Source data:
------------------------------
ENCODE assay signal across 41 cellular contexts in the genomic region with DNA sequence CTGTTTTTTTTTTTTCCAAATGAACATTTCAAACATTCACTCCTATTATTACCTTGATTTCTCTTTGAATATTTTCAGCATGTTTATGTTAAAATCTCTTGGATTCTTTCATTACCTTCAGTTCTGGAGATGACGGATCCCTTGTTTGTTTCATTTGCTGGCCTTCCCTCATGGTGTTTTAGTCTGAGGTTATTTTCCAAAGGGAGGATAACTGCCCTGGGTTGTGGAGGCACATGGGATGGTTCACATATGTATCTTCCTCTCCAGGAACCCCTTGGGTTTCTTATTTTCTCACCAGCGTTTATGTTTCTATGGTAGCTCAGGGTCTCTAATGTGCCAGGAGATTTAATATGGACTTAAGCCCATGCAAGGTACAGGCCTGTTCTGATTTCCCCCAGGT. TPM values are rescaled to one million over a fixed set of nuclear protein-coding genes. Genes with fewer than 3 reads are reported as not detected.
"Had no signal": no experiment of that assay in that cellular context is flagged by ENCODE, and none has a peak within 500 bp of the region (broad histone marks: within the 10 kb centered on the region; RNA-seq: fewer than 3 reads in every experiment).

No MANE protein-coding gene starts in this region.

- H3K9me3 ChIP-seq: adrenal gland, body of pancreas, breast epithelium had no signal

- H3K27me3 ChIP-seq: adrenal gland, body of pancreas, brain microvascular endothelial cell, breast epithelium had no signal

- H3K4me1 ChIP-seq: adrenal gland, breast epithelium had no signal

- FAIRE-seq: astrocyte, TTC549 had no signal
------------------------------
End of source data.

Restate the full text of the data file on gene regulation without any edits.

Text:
ENCODE assay signal across 41 cellular contexts in the genomic region with DNA sequence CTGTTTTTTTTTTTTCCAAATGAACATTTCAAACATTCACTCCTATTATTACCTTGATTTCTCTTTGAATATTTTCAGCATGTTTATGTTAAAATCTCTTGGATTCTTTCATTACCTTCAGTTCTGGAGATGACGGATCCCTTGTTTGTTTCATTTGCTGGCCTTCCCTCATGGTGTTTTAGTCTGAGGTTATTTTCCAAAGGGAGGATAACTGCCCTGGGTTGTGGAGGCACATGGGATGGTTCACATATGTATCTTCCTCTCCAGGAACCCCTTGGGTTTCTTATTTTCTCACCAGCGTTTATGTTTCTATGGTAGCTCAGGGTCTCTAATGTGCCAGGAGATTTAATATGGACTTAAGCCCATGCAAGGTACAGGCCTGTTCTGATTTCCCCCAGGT. TPM values are rescaled to one million over a fixed set of nuclear protein-coding genes. Genes with fewer than 3 reads are reported as not detected.
"Had no signal": no experiment of that assay in that cellular context is flagged by ENCODE, and none has a peak within 500 bp of the region (broad histone marks: within the 10 kb centered on the region; RNA-seq: fewer than 3 reads in every experiment).

No MANE protein-coding gene starts in this region.

- H3K9me3 ChIP-seq: adrenal gland, body of pancreas, breast epithelium had no signal

- H3K27me3 ChIP-seq: adrenal gland, body of pancreas, brain microvascular endothelial cell, breast epithelium had no signal

- H3K4me1 ChIP-seq: adrenal gland, breast epithelium had no signal

- FAIRE-seq: astrocyte, TTC549 had no signal